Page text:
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Honoring Students Honoring Students
Flagstaff Cheerleader To Perform In London New Year's Day Parade

Flagstaff High School student Daniell Albert is one of more than 500 high school cheerleaders and dancers across the U.S. who will perform in the word famous London New Year's Day parade in 2015. Albert is Hopi and Navajo.

Kin Dah Lichi'i Olta Student is
New Little Miss Southwestern Navajo

.Nothing proves you’re a Navajo princess like sheep intestines.

At least that is what the newly crowned 2014-15 Little Miss Southwestern Navajo proved when she won over the judges with her ach’ii’-making skills.

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Living Traditions Living Traditions
Control Of Nature: Stewardship Of Fire Ecology By Native Cultures

Before the colonial era, 100,000s of people lived on the land now called California, and many of their cultures manipulated fire to control the availability of plants they used for food, fuel, tools, and ritual. Contemporary tribes continue to use fire to maintain desired habitat and natural resources.

Kinder Morgan's Qs on Aboriginal Food Provokes Avalanche of Fish Photos

Hundreds of aboriginal people -- who apparently really love fish -- took the bait of an impromptu viral social media campaign to submit their favourite fishing pictures, following a Vancouver Observer story last week that reported that pipeline-giant Kinder Morgan had questioned how much a B.C. band still eats fish.

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Our World Living Traditions

The Land Bridge Theory and the Visiting Wise

As a child I recall vividly my dear Nana, Lucy Marie Charles, sharing stories of our Mi'kmaq heritage. Some stories stood above others. One in particular had to do with the origins of our Mi'kmaq people. The creation story, as Lucy shared it, was complicated and detailed. There was Glooscap and Martin involved; rocks, islands, fish and little people too. The one thing that really stuck was our physical manifestation.
Back From Near Extinction:
Kootenais Open First Ever Hatchery for
Burbot and Sturgeon

Drums throbbed and the sacred circle of life was on display last week at what the Kootenai Tribe hopes will be the rebirth of sturgeon and burbot, at a ceremony dedicating a massive new 35,000-square foot hatchery for propagating and rearing both species.

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Our World   Our World
History Got it Wrong: Scientists Now Say Serpent Mound as Old as Aristotle

Serpent Mound in rural Adams County, Ohio, is one of the premier Native American earthworks in the hemisphere. Its pristine flowing form was enhanced by major reconstruction in the 1880s. That reconstruction now appears to have been the second time in its long life that Serpent Mound has shed some of its skin.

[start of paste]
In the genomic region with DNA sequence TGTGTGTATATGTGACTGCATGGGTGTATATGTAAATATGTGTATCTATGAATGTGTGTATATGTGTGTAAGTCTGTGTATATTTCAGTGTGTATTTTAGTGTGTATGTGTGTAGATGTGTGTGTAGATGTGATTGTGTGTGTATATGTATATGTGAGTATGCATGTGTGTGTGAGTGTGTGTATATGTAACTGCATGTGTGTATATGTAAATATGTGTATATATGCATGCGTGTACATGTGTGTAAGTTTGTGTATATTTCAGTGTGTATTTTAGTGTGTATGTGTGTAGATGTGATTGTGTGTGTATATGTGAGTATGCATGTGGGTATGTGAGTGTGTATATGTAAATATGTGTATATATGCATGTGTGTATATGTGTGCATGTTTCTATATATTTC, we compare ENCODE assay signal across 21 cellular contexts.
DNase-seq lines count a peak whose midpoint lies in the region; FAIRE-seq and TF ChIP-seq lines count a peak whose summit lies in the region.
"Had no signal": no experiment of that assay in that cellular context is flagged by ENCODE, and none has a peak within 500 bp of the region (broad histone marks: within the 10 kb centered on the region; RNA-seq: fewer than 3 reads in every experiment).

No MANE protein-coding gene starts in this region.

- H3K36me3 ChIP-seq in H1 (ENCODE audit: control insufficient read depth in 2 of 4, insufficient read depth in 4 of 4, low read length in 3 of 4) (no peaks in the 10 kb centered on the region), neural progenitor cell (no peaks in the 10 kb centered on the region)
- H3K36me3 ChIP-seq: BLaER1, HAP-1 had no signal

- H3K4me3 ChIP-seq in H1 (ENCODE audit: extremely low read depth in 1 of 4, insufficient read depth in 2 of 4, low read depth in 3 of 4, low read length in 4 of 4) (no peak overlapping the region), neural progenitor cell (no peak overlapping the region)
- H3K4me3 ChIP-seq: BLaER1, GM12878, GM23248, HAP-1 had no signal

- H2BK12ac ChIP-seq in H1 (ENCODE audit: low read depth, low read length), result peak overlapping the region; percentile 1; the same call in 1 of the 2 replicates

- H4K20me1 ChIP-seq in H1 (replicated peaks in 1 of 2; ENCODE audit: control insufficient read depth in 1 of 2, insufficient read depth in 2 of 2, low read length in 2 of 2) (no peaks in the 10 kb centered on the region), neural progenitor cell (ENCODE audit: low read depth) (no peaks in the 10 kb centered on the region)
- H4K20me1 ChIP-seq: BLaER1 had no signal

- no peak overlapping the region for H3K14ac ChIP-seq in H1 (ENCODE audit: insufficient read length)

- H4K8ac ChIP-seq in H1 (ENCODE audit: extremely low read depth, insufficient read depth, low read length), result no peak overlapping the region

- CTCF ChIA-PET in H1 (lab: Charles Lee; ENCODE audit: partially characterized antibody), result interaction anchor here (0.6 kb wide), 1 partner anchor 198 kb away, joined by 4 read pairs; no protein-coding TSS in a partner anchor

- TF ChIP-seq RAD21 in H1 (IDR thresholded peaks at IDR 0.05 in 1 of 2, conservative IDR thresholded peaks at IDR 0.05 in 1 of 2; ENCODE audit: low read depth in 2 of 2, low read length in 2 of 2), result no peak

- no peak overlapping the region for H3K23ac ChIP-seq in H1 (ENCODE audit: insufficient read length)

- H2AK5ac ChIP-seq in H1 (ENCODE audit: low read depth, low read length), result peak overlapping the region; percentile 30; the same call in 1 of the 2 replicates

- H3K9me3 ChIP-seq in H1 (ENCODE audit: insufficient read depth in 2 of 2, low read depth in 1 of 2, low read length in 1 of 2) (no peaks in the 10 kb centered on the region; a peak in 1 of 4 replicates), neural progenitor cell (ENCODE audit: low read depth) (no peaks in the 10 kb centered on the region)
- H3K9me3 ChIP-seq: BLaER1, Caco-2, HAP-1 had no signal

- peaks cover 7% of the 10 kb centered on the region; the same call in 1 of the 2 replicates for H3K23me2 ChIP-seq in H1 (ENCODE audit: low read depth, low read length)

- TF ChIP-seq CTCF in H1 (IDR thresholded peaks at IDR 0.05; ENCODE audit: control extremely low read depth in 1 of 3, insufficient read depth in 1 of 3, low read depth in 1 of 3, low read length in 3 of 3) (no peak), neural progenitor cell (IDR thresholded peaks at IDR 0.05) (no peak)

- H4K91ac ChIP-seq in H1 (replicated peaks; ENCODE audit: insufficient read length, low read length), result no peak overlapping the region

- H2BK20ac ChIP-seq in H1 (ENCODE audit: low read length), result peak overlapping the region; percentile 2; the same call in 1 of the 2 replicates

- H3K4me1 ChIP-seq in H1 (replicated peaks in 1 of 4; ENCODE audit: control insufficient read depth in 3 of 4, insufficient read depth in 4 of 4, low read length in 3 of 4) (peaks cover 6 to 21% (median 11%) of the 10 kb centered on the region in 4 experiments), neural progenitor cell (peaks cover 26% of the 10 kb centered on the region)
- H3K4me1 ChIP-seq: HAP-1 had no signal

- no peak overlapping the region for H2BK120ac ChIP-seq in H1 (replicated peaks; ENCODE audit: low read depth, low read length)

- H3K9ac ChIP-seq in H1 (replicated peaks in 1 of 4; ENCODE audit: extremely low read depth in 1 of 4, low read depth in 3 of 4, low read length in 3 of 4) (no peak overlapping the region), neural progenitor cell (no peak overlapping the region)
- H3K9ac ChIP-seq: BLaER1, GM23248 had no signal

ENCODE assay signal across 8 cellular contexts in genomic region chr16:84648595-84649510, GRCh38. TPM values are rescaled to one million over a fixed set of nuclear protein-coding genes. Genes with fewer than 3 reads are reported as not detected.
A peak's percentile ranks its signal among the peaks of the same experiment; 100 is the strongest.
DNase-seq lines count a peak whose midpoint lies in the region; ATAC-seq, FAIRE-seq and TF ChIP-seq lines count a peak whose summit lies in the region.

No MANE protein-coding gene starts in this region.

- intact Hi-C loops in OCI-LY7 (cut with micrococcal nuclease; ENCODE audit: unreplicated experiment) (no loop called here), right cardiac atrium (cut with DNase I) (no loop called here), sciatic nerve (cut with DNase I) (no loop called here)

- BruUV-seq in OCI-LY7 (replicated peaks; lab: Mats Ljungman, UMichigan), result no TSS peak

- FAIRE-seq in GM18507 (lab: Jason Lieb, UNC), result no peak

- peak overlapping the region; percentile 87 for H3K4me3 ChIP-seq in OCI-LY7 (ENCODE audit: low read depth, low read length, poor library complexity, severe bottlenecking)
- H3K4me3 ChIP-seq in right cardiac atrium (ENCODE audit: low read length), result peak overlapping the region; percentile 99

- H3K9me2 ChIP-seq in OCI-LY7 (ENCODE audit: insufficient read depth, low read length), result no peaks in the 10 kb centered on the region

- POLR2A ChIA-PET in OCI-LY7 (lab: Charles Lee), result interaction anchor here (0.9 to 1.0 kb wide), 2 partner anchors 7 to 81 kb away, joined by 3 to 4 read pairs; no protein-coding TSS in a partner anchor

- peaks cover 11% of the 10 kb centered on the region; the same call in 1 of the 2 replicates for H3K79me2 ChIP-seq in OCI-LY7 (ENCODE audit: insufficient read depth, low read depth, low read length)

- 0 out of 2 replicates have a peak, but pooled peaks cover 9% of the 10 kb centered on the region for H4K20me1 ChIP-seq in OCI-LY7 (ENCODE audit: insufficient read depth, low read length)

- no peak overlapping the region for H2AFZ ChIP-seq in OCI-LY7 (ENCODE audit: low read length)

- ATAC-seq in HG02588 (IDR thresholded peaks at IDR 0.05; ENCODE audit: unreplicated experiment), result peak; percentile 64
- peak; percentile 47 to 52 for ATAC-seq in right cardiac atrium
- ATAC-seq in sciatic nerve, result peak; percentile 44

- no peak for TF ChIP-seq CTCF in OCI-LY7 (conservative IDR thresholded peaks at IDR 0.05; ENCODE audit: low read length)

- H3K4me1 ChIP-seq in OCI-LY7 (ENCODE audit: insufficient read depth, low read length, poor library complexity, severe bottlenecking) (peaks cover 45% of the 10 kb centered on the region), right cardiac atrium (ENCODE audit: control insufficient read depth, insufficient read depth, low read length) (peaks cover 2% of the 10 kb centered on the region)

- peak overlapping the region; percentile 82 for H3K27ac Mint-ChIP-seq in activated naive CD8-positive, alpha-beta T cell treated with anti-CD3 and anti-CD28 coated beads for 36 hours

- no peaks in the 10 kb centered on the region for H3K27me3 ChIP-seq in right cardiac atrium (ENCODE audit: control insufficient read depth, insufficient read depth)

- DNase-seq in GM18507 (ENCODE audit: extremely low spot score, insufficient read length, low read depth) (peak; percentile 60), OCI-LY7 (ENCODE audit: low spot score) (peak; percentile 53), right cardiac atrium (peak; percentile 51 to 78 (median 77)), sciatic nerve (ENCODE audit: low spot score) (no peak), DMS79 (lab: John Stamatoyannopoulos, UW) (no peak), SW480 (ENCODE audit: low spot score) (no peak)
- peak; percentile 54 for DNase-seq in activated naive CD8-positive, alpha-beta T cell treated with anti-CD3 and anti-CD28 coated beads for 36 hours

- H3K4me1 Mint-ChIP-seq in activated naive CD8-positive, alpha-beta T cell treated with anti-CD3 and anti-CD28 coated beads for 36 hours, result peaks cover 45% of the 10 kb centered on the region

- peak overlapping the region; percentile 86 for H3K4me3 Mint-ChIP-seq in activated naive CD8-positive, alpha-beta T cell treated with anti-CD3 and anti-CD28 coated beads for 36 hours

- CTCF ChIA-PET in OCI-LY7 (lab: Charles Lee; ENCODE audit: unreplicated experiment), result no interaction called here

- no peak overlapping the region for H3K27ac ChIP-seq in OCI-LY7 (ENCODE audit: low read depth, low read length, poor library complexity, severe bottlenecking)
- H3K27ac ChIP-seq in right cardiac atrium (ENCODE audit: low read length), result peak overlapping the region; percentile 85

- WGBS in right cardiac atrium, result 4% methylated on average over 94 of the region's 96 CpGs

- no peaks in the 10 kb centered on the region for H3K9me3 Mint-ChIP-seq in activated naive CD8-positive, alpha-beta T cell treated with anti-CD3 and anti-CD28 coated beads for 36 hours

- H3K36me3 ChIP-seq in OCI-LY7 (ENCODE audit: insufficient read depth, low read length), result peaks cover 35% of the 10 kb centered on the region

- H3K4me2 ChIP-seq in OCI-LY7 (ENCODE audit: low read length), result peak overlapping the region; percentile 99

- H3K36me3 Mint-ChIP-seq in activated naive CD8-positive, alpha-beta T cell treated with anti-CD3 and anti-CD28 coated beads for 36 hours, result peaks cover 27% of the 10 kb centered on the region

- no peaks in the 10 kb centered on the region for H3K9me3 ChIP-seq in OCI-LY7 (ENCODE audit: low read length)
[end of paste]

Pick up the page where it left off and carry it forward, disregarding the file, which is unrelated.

Big Gulp: How Often Do Trout and Grayling Eat Mammals?

A shrew, hunting insects along a stream bank, slips into the icy water. It swims frantically to reach shore, using all its energy to stay afloat.

Just as it appears the small critter might make it, an almost imperceptible ripple appears. And then the water explodes. The surface soon calms, but the shrew is gone. Trout food.

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In Every Issue Banner
About This Issue's Greeting - "Ka-hay Sho-o Dah Chi"
In traditional and contemporary Crow culture, it is customary to greet each other with a quick glance away or a blink and nod of the head. If they are wearing a hat, they might tip the brim of the hat. Handshaking is a white man's custom and was only recently accepted as a greeting in Crow culture. You will rarely see Crow people embracing publicly. From: Vincent Goes Ahead, Jr., Museum Interpreter, Vice Chairman of the Crow Tribe
Nature's Beauty:
Hermit Thrush
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This Issue's Web sites
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A Story To Share:
Hermit Thrust
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Canku Ota is a free Newsletter celebrating Native America, its traditions and accomplishments . We do not provide subscriber or visitor names to anyone. Some articles presented in Canku Ota may contain copyright material. We have received appropriate permissions for republishing any articles. Material appearing here is distributed without profit or monetary gain to those who have expressed an interest. This is in accordance with Title 17 U.S.C. section 107.
Canku Ota is a copyright © 2000 - 2014 of Vicki Williams Barry and Paul Barry.